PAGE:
IDEAS home Printed from https://ideas.repec.org/
MyIDEAS: Log in (now much improved!) to save this paper

Corrupt Bureaucrats: The Response of Non-Elected Officials to Electoral Accountability

Listed author(s):
  • Valsecchi, Michele

    ()

    (Department of Economics, School of Business, Economics and Law, Göteborg University)

Modern state bureaucracies are designed to be insulated from political interference. Successful insulation implies that politicians' electoral incentives do not affect bureaucrats' corruption. I test this prediction by assembling a unique dataset on corruption, promotions and demotions for more than 4 million Indonesian local civil servants. To identify the effect of reelection incentives, I exploit the existence of term limits and a difference-indifference strategy. I find that reelection incentives decrease the corruption behaviour of both top and administrative bureaucrats, which constitutes new evidence of the deep, farreaching effects of politicians' accountability on local civil servants. I explore a mechanism where bureaucrats have career concerns and politicians facing reelection manipulate such concerns by increasing the turnover of top bureaucrats. Consistent with this mechanism, I find that reelection incentives increase demotions of top bureaucrats and promotions of administrative bureaucrats.

If you experience problems downloading a file, check if you have the proper application to view it first. In case of further problems read the IDEAS help page. Note that these files are not on the IDEAS site. Please be patient as the files may be large.

File URL: http://hdl.handle.net/2077/50817
Download Restriction: no

Paper provided by University of Gothenburg, Department of Economics in its series Working Papers in Economics with number 684.

as
in new window

Length: 56 pages
Date of creation: Dec 2016
Handle: RePEc:hhs:gunwpe:0684
Contact details of provider: Postal:
Department of Economics, School of Business, Economics and Law, University of Gothenburg, Box 640, SE 405 30 GÖTEBORG, Sweden

Phone: 031-773 10 00
Web page: http://www.handels.gu.se/econ/

More information through EDIRC

References listed on IDEAS
Please report citation or reference errors to , or , if you are the registered author of the cited work, log in to your RePEc Author Service profile, click on "citations" and make appropriate adjustments.:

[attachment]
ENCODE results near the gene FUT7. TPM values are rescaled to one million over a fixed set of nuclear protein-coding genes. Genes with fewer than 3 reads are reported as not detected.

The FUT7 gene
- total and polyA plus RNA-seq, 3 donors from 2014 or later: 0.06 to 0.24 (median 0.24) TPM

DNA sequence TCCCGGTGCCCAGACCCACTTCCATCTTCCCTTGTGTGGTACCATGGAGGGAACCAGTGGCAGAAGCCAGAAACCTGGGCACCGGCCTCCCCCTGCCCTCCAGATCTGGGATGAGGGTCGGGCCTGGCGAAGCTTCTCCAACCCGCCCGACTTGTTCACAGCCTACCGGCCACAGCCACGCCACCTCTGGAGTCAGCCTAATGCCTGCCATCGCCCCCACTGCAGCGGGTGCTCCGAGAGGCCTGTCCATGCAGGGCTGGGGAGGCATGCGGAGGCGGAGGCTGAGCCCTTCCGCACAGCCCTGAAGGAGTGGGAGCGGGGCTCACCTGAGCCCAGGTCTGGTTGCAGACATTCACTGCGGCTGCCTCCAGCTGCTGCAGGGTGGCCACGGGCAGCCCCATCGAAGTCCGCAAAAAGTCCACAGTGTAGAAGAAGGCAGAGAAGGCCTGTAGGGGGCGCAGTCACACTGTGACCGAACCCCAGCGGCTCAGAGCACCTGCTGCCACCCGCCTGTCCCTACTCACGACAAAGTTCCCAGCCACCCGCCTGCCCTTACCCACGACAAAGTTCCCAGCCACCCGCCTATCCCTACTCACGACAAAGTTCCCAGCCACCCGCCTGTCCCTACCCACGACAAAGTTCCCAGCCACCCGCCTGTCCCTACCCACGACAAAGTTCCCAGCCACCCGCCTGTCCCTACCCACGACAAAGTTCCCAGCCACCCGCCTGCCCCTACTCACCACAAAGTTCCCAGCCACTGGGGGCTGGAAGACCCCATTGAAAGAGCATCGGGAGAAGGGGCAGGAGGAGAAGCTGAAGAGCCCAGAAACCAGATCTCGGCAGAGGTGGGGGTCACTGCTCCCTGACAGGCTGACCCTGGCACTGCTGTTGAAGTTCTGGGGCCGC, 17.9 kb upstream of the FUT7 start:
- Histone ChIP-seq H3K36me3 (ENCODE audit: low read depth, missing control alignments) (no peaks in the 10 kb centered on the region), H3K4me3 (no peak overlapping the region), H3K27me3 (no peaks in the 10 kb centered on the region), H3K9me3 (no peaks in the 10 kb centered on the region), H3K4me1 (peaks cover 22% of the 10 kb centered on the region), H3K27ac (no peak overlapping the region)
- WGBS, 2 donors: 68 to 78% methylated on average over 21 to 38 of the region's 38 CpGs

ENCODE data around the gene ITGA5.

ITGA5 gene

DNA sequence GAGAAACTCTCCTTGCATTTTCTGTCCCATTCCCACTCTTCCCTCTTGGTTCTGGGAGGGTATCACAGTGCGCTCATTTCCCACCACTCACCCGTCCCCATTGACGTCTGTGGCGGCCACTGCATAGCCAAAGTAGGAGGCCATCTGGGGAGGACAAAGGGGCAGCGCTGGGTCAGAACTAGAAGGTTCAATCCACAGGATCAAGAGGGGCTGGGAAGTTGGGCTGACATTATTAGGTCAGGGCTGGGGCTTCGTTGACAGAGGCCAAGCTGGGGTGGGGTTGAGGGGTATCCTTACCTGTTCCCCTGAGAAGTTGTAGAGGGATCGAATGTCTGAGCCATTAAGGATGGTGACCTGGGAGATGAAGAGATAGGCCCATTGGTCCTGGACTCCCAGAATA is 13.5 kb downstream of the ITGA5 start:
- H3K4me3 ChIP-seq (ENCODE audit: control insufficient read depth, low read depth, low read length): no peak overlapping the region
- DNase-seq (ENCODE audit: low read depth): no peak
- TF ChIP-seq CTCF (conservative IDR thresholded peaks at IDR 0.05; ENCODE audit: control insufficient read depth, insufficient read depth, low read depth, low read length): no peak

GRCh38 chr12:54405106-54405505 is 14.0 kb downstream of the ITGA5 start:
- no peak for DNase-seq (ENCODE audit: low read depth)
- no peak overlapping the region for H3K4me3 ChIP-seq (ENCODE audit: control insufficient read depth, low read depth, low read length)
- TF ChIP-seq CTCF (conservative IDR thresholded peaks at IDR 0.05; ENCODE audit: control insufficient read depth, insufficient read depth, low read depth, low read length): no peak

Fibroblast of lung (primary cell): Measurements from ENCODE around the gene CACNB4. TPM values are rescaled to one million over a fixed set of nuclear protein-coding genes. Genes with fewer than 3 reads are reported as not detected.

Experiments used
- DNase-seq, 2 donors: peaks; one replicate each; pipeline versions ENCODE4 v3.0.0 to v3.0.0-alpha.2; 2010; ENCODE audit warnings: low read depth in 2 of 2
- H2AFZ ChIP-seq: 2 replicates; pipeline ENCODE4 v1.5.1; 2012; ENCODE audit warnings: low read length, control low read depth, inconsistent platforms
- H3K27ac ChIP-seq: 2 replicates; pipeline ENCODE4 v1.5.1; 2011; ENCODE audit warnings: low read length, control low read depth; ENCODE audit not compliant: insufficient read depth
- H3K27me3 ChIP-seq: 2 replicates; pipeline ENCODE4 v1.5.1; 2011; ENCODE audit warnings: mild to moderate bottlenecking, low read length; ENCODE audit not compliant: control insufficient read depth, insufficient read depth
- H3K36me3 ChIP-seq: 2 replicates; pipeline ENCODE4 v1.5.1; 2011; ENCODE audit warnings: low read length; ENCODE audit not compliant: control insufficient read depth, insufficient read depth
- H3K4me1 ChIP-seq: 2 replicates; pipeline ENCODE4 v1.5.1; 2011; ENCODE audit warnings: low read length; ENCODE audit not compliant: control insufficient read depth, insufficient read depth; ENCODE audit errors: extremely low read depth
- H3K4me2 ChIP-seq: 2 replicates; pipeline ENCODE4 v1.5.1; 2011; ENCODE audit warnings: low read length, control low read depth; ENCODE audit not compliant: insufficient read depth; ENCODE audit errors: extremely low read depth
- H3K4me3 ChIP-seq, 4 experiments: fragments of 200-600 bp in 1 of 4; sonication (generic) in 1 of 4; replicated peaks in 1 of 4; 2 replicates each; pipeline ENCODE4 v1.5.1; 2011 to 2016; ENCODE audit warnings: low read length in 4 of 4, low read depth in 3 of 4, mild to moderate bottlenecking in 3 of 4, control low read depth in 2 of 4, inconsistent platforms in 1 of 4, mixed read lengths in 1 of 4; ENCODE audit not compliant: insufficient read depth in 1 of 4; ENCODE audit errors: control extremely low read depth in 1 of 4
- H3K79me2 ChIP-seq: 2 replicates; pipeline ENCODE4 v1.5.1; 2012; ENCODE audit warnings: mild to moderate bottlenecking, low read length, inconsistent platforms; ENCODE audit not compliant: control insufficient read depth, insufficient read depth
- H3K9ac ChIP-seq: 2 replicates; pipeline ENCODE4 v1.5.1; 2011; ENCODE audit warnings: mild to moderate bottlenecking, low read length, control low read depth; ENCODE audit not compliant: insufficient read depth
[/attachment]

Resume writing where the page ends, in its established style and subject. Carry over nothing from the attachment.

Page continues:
as
in new window


  1. Paul Niehaus & Sandip Sukhtankar, 2013. "Corruption Dynamics: The Golden Goose Effect," American Economic Journal: Economic Policy, American Economic Association, vol. 5(4), pages 230-269, November.
  2. Monica Martinez-Bravo, 2014. "The Role of Local Officials in New Democracies: Evidence from Indonesia," American Economic Review, American Economic Association, vol. 104(4), pages 1244-1287, April.
  3. Jakob Svensson, 2003. "Who Must Pay Bribes and How Much? Evidence from a Cross Section of Firms," The Quarterly Journal of Economics, Oxford University Press, vol. 118(1), pages 207-230.
  4. Monica Martinez-Bravo & Priya Mukherjee & Andreas Stegmann, 2016. "The Non-Democratic Roots of Elite Capture: Evidence from Soeharto Mayors in Indonesia," Working Papers wp2016_1601, CEMFI, revised Nov 2016.
  5. Esther Duflo & Rema Hanna & Stephen P. Ryan, 2012. "Incentives Work: Getting Teachers to Come to School," American Economic Review, American Economic Association, vol. 102(4), pages 1241-1278, June.
  6. Imran Rasul & Daniel Rogger, 2013. "Management of Bureaucrats and Public Service Delivery: Evidence from the Nigerian Civil Service," STICERD - Public Economics Programme Discussion Papers 20, Suntory and Toyota International Centres for Economics and Related Disciplines, LSE.
  7. Rauch, James E. & Evans, Peter B., 2000. "Bureaucratic structure and bureaucratic performance in less developed countries," Journal of Public Economics, Elsevier, vol. 75(1), pages 49-71, January.
  8. Fisman, Raymond & Gatti, Roberta, 2002. "Decentralization and Corruption: Evidence from U.S. Federal Transfer Programs," Public Choice, Springer, vol. 113(1-2), pages 25-35, October.
  9. Timothy Besley & Anne Case, 1995. "Does Electoral Accountability Affect Economic Policy Choices? Evidence from Gubernatorial Term Limits," The Quarterly Journal of Economics, Oxford University Press, vol. 110(3), pages 769-798.
  10. Jakob Svensson, 2005. "Eight Questions about Corruption," Journal of Economic Perspectives, American Economic Association, vol. 19(3), pages 19-42, Summer.
  11. Shi, Min & Svensson, Jakob, 2006. "Political budget cycles: Do they differ across countries and why?," Journal of Public Economics, Elsevier, vol. 90(8-9), pages 1367-1389, September.
  12. Skoufias, Emmanuel & Narayan, Ambar & Dasgupta, Basab & Kaiser, Kai, 2014. "Electoral accountability and local government spending in Indonesia," Policy Research Working Paper Series 6782, The World Bank.
  13. John A. List & Daniel M. Sturm, 2006. "How Elections Matter: Theory and Evidence from Environmental Policy," The Quarterly Journal of Economics, Oxford University Press, vol. 121(4), pages 1249-1281.
  14. Smart, Michael & Sturm, Daniel M., 2013. "Term limits and electoral accountability," Journal of Public Economics, Elsevier, vol. 107(C), pages 93-102.
  15. Fisman, Raymond & Gatti, Roberta, 2002. "Decentralization and corruption: evidence across countries," Journal of Public Economics, Elsevier, vol. 83(3), pages 325-345, March.
  16. Ujhelyi, Gergely, 2014. "Civil service reform," Journal of Public Economics, Elsevier, vol. 118(C), pages 15-25.